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How to reduce plastic and other ocean pollution

Liz Hollaway, Jenna Jambeck, Ellie Moss and Brajesh Dubey in this treatise released on Monday, May 26, 2020, offer insights on how to “turn off the tap” of pollutants

Plastic pollution
Volunteers with Greenpeace Philippines clean up a heavily polluted beach in Manila. Photo credit: DW.com

Plastic has gone from the greatest invention of the modern era to one of the most challenging materials to manage. Each year, up to 13 million metric tons of plastic enter the ocean, the equivalent of one garbage truck of waste every minute.

The world has responded with countless intiatives, campaigns and agreements to ban plastic straws and bags; 127 countries have introduced legislation to regulate plastic bags.

But here is the thing: Plastic bags and straws aren’t the ocean’s only pollution problem.

Visible plastic waste near the surface of the ocean – the kind that makes up the Great Pacific Garbage Patch, and garners the most attention – makes up just 3% of total plastic in the ocean. Plastic also sinks to the ocean floor, stays suspended in the water column, or gets deposited out of the ocean in remote places, making clean-up difficult.

The UN Environment Programme estimated the global damage to marine environments from plastic pollution to be a minimum of $13 billion per year. And there are a whole host of non-plastic pollutants such as nutrients like nitrogen and phosphorous that fuel harmful algal blooms, antibiotics, heavy metals, pesticides, oil and gas, and other debris. These pollutants enter the ocean directly, through rivers, stormwater or the wind. These substances have been damaging the environment, human health and the economy long before plastics became so prevalent.

Protecting human and marine health and harnessing the full benefits of a sustainable ocean economy will require not only reducing plastic waste, but all ocean pollutants.

Gateway Interventions to Tackle All Ocean Pollutants

The sundry pollutants making their way into the ocean often share common pathways and root causes, such as a lack of access to sanitation and wastewater processing or inefficient use of natural resources. Tackling these root causes can have a compounding effect. For example, improving wastewater management at scale in a city or region can reduce plastic entering the ocean while also reducing nutrient pollution, which in turn improves the health of fisheries and coral reefs. This means that there is an opportunity to capitalise on the attention being paid to plastics in order to tackle multiple ocean pollutants at once.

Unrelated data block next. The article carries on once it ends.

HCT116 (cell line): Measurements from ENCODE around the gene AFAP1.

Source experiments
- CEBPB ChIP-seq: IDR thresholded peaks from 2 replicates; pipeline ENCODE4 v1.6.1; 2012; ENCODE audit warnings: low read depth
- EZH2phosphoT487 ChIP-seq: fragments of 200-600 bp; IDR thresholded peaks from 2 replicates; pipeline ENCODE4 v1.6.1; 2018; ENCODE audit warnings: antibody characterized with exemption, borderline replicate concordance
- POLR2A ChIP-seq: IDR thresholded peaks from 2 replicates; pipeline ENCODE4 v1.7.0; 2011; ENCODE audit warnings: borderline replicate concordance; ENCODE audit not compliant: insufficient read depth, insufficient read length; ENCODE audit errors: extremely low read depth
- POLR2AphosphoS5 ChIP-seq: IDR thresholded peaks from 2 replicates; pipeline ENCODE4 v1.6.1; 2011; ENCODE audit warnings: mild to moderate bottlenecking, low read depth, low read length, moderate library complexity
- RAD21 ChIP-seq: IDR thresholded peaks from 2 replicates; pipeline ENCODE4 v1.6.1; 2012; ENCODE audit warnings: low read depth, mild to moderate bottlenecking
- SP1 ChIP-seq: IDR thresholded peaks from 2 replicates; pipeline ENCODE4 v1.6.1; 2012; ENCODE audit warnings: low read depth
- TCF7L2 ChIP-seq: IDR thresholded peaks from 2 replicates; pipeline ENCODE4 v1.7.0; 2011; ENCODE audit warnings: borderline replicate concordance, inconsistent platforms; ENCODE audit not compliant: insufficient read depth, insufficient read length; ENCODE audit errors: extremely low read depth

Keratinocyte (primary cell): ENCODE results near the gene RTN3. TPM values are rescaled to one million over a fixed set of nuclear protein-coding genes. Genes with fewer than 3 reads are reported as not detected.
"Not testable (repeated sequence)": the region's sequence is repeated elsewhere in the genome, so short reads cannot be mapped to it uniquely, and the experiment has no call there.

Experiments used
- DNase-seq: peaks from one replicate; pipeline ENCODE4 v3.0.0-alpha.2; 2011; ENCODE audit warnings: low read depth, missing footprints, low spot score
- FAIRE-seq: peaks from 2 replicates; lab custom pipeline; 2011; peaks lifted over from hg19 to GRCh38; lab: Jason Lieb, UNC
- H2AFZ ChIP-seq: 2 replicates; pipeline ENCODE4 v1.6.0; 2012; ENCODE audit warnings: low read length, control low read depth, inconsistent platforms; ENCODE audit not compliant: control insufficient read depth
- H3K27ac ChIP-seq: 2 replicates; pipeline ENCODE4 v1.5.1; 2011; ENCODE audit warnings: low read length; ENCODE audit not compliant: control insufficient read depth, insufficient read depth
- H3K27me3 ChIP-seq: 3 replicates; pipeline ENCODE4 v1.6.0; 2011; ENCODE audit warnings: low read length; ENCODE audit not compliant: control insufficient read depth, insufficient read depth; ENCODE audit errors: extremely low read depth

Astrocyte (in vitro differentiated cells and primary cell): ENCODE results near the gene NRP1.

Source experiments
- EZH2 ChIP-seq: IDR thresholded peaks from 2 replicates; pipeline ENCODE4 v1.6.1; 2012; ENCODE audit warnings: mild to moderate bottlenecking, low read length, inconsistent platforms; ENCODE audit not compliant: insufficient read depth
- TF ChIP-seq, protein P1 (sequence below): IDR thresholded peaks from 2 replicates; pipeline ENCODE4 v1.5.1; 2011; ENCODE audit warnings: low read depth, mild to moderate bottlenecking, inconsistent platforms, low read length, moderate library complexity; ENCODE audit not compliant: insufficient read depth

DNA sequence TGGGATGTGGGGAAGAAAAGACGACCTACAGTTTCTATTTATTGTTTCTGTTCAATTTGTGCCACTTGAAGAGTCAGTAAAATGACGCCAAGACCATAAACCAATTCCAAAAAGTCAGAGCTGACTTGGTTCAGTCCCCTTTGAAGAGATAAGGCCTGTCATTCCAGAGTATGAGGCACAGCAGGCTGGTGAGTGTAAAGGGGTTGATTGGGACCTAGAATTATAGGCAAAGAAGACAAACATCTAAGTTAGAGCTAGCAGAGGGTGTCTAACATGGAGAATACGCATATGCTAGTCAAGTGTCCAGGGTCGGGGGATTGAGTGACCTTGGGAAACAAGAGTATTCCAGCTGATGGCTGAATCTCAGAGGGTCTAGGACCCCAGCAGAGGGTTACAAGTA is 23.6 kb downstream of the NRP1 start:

new Blue Paper commissioned by the High-Level Panel for a Sustainable Ocean Economy highlights seven solutions that can reduce plastic pollution while also curbing other types of ocean pollution: improve wastewater management, improve stormwater management, adopt green chemistry practices and new materials, practice radical resource efficiency, recover and recycle, implement coastal zone improvements, and build local systems for safe food and water.

Less Pollution for a Better Ocean Economy

These tactics cannot be done on a small scale or by a single entity. In order to be successful, it is essential that solutions include cross-sectoral public-private partnerships, innovative financing arrangements and capital from a range of sources.

For example, in Muncar, a small village in East Java, Indonesia, public private partnership organisers built a waste management system and strategy to optimise waste collection and processing for both inorganic and organic wastes, change behaviors, set regulations, and build institutional capacity. In December 2019, 47,500 people received waste collection services, mostly for the first time, from two facilities established by the project. These facilities employ 80 local people and have collected 3,000 tons of waste that would have otherwise potentially ended up in the ocean.

By taking bold, integrated actions that address pollution across sectors, we can help build a sustainable ocean economy that can expand economic opportunities and improve the health and prosperity of millions of people. But our road to recovery must include the development of a circular economy. The notion that things can be thrown away is a myth.

Plastic and other pollutants continue to pollute long after their shelf life is over. We need to “turn off the tap” and prevent pollution before it happens in the first place.

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